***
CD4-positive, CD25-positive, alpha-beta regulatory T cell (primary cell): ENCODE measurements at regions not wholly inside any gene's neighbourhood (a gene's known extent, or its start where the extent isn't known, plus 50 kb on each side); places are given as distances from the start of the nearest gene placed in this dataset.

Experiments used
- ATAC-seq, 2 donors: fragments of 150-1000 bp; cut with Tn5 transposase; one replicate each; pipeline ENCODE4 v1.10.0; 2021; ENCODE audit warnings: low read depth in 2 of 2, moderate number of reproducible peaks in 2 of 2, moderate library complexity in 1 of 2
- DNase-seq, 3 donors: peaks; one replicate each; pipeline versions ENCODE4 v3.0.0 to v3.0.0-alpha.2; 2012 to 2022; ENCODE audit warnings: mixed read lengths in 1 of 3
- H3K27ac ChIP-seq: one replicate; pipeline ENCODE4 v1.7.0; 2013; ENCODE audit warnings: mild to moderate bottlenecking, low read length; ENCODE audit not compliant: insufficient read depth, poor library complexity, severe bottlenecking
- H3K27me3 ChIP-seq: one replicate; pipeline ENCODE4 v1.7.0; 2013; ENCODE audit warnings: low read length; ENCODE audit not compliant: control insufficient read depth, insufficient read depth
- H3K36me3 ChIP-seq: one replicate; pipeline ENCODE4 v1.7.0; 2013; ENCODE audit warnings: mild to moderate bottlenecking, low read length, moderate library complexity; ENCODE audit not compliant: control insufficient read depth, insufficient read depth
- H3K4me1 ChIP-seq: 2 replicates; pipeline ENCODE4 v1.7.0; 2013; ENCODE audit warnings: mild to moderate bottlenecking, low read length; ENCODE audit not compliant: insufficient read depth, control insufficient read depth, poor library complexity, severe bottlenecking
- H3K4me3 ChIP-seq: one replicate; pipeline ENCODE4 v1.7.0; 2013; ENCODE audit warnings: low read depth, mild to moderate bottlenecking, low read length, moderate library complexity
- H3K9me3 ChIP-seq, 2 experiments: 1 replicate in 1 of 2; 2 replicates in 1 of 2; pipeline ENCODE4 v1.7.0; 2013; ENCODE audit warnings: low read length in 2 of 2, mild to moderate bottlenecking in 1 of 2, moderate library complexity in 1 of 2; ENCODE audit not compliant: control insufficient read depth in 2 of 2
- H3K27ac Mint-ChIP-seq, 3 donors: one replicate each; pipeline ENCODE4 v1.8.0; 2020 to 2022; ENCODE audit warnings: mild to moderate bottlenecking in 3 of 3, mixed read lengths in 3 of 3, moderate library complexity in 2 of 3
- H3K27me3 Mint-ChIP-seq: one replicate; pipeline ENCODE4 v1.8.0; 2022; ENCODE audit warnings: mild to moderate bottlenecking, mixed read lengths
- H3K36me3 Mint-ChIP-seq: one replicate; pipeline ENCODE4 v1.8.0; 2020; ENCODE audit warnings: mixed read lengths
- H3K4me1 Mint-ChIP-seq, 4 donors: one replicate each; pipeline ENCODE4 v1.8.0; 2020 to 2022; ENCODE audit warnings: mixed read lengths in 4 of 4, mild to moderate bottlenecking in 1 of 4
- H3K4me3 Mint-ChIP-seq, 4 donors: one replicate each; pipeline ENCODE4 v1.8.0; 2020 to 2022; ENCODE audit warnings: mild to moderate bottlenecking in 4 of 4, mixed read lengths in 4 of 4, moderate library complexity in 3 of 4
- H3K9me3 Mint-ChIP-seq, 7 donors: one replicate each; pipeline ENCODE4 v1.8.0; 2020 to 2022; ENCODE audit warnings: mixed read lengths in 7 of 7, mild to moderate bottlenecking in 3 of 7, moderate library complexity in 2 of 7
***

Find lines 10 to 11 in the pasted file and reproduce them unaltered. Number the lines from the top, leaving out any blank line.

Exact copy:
- H3K9me3 ChIP-seq, 2 experiments: 1 replicate in 1 of 2; 2 replicates in 1 of 2; pipeline ENCODE4 v1.7.0; 2013; ENCODE audit warnings: low read length in 2 of 2, mild to moderate bottlenecking in 1 of 2, moderate library complexity in 1 of 2; ENCODE audit not compliant: control insufficient read depth in 2 of 2
- H3K27ac Mint-ChIP-seq, 3 donors: one replicate each; pipeline ENCODE4 v1.8.0; 2020 to 2022; ENCODE audit warnings: mild to moderate bottlenecking in 3 of 3, mixed read lengths in 3 of 3, moderate library complexity in 2 of 3